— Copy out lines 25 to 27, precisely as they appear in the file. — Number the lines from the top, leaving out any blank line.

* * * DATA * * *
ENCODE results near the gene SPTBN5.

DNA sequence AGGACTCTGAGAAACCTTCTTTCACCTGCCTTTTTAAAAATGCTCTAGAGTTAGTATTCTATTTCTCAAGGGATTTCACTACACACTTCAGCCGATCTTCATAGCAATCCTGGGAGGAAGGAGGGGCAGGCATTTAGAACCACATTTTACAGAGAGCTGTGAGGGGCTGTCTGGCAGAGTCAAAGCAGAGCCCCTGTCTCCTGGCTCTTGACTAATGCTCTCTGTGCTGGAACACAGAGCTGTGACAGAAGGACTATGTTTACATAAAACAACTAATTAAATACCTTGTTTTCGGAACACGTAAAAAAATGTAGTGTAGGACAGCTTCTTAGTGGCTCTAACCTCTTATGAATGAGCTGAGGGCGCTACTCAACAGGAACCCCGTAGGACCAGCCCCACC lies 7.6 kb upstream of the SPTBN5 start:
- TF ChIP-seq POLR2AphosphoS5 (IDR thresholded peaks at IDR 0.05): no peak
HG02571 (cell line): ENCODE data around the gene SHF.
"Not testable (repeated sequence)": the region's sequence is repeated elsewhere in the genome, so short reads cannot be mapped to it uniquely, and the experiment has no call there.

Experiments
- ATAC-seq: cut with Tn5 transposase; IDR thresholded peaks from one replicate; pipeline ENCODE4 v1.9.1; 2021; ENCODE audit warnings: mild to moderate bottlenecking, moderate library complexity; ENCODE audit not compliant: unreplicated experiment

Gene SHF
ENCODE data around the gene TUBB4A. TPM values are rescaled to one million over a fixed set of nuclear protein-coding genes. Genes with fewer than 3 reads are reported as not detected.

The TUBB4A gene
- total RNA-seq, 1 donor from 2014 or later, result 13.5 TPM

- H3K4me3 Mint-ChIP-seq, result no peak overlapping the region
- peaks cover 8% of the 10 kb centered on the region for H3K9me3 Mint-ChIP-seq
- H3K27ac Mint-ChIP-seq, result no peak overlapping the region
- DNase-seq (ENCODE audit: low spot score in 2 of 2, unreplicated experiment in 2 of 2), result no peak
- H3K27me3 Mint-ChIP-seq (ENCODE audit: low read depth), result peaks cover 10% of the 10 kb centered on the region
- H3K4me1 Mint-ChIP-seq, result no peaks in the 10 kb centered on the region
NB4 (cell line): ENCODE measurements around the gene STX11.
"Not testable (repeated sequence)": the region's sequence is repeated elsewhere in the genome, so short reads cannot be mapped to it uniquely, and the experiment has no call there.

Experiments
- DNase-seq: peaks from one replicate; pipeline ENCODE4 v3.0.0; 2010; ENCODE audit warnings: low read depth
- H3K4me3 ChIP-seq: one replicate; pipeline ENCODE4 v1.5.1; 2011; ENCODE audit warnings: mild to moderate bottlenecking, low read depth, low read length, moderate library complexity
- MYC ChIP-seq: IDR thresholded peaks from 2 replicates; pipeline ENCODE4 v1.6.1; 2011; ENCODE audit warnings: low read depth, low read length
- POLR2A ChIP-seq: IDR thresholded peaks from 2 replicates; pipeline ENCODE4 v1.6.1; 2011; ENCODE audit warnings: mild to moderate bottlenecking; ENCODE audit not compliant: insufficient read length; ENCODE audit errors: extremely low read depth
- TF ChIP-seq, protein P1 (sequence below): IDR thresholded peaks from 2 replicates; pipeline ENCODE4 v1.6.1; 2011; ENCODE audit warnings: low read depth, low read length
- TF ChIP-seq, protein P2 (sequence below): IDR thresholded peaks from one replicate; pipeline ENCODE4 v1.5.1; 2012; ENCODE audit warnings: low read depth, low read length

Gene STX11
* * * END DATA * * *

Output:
- TF ChIP-seq, protein P1 (sequence below): IDR thresholded peaks from 2 replicates; pipeline ENCODE4 v1.6.1; 2011; ENCODE audit warnings: low read depth, low read length
- TF ChIP-seq, protein P2 (sequence below): IDR thresholded peaks from one replicate; pipeline ENCODE4 v1.5.1; 2012; ENCODE audit warnings: low read depth, low read length

Gene STX11